We should also not forget the important use of the guide wire by some of our colleagues, the interventional radiologists who are able to use a multitude of different guide wires for the placement of nephrostomies and antegrade stents when an endoscopically retrograde approach is just not feasible, or even for renal embolisation, thereby giving our patients an additional option of treatment, especially in those in whom a general anaesthetic may not be suitable.

A wide range of wires are used in interventional radiology with varying tips and flexibilities. These include the ultra-stiff wire that is used in nephrostomy insertion after initial puncture of the kidney. This allows for the loading of a robust dilator that is used to dilate the nephrostomy tract prior to nephrostomy tube insertion. In the same way, the super stiff wire is also used in PCNL operations and suprapubic catheter insertions in order to load the dilator as well as the working sheath.

Hydrophilic wires are also commonly used by interventional radiologists for the insertion of antegrade ureteric stents via nephrostomies. For example, a patient who has an obstructed kidney after a transurethral resection of a bladder tumour would likely have a nephrostomy inserted in the first instance. After which, an antegrade stent might be considered, however, given the possibility of a narrowed ureteric orifice and recent bladder resection resulting in friable and possibly thin bladder wall, the extremely flexible hydrophilic wires are a good option to both navigate the ureteric orifice as well as be less likely to traumatise the surrounding bladder wall.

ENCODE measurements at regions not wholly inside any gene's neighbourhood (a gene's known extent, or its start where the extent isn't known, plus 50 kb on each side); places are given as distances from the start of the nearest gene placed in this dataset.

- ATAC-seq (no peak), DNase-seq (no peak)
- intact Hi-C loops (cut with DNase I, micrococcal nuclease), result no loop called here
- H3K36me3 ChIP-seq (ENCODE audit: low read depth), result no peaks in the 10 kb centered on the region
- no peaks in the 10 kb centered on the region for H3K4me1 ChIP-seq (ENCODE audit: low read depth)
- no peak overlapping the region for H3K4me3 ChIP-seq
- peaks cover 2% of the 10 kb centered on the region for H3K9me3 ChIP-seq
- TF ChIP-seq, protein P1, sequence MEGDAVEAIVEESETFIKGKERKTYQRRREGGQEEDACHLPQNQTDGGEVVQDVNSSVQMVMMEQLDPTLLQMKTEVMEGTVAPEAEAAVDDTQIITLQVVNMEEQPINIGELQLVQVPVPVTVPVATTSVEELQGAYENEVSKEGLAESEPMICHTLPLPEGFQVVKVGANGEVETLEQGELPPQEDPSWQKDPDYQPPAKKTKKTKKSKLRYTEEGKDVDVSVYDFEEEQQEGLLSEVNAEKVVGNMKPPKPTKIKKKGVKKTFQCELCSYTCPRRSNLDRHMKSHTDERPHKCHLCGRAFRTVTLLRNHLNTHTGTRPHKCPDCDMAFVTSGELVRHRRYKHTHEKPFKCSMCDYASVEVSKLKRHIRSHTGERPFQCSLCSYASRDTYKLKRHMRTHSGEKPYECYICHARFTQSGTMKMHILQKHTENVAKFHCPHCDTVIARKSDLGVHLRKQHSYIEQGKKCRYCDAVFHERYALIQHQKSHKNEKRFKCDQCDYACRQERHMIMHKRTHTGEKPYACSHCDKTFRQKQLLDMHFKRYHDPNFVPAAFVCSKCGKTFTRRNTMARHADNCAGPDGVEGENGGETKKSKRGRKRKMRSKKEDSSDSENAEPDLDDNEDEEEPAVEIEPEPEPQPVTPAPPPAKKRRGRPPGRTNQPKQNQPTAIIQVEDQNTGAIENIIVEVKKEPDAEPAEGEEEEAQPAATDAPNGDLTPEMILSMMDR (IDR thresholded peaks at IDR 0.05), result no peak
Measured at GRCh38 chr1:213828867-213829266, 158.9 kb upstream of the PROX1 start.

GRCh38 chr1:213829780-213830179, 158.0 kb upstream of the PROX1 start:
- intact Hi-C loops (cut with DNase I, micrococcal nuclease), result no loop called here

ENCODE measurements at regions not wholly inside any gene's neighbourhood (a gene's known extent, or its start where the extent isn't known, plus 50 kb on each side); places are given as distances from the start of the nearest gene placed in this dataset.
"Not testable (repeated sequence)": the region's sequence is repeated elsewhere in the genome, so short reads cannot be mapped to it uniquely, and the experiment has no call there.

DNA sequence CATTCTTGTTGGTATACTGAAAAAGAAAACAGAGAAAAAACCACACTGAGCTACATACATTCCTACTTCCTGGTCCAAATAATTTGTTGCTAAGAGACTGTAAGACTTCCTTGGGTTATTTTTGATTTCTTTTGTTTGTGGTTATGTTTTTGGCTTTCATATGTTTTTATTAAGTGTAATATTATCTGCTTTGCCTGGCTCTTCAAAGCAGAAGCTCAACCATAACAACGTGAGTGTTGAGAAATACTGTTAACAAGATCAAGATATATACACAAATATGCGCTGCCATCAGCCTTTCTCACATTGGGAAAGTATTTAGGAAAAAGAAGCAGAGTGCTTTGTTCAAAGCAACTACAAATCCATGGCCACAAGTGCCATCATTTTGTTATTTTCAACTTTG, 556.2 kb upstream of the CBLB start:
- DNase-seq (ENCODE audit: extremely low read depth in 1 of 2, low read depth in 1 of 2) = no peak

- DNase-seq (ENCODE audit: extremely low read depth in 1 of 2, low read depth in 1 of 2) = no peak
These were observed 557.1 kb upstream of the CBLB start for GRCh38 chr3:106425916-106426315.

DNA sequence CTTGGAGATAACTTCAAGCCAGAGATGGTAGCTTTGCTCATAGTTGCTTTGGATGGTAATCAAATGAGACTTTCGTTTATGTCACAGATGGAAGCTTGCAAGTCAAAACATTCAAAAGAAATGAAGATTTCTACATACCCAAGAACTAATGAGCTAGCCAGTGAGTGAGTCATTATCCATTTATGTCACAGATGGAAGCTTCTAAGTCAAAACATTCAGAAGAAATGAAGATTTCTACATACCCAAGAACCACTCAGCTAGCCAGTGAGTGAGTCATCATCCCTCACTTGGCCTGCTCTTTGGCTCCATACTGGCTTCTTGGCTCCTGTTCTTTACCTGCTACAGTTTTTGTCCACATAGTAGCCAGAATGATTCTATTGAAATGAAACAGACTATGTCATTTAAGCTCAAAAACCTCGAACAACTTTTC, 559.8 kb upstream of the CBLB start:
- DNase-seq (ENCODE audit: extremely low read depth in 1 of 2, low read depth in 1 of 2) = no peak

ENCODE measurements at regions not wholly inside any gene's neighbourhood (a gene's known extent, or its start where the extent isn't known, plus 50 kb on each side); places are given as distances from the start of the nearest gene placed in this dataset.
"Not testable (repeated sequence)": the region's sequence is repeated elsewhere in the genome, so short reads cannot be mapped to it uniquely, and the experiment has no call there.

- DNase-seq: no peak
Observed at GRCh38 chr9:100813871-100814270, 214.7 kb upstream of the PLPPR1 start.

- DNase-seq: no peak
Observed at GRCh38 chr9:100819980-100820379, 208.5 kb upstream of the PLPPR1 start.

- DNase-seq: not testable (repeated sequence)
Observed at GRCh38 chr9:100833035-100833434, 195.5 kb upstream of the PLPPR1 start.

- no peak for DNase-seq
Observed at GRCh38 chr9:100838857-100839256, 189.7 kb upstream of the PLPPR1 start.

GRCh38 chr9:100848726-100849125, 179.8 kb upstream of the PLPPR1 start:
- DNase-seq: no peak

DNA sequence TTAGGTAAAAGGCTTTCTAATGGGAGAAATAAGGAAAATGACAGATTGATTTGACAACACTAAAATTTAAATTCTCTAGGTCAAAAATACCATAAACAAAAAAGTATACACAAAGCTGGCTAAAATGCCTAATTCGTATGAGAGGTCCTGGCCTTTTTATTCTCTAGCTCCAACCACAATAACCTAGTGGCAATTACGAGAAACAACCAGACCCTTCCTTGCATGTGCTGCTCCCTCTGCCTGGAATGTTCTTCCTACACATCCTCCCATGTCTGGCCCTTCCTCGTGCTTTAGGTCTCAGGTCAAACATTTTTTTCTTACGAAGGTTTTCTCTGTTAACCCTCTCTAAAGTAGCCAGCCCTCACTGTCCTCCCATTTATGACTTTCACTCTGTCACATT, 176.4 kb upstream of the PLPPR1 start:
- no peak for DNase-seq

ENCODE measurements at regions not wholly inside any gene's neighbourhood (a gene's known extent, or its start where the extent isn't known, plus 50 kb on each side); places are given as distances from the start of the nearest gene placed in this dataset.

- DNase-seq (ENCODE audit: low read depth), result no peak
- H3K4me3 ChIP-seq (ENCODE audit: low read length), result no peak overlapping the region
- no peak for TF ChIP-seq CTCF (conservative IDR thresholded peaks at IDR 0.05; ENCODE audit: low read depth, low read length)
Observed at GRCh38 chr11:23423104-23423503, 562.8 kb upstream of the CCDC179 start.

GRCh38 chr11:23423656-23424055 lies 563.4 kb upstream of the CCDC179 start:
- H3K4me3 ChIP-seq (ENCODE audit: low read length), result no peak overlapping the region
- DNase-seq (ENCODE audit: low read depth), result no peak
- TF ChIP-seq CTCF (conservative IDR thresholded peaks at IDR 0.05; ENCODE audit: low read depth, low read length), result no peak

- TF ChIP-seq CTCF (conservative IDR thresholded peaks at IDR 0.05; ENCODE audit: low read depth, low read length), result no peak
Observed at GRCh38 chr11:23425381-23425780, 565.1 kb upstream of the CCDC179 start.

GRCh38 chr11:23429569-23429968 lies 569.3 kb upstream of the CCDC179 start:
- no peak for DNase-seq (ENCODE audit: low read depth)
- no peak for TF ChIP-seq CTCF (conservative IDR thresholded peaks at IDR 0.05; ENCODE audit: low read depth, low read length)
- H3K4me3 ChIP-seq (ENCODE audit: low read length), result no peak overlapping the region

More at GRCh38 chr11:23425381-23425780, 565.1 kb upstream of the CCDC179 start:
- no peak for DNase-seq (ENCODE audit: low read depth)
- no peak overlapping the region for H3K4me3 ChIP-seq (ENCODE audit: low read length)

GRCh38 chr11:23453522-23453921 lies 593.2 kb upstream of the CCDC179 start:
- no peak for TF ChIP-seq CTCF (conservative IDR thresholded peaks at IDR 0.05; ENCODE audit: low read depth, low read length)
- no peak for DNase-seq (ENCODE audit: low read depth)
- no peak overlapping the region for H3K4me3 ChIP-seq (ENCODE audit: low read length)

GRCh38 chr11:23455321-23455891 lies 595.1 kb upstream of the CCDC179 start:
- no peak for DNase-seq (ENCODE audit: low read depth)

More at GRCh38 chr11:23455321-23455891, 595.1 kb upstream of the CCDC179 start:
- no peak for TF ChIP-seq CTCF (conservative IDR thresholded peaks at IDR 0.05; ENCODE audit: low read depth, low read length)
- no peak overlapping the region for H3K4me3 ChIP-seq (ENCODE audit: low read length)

Guide wires have come a long way since the first silver thread and piano wire. The need for advancements in this area has produced an arsenal of tools from which urologists (and other specialities) can choose from, each designed and manufactured for different clinical purposes.



1. Jalundhwala JM. An unusual foreign body (guide wire) in bladder. BJUI 1962;34(3):335-7.
2. Nyman U. Seldinger Biography. 2000

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3. Seldinger SI. Catheter replacement of the needle in percutaneous arteriography: A new technique. Acta Radiologica [old series] 1953;39:(5):368-76.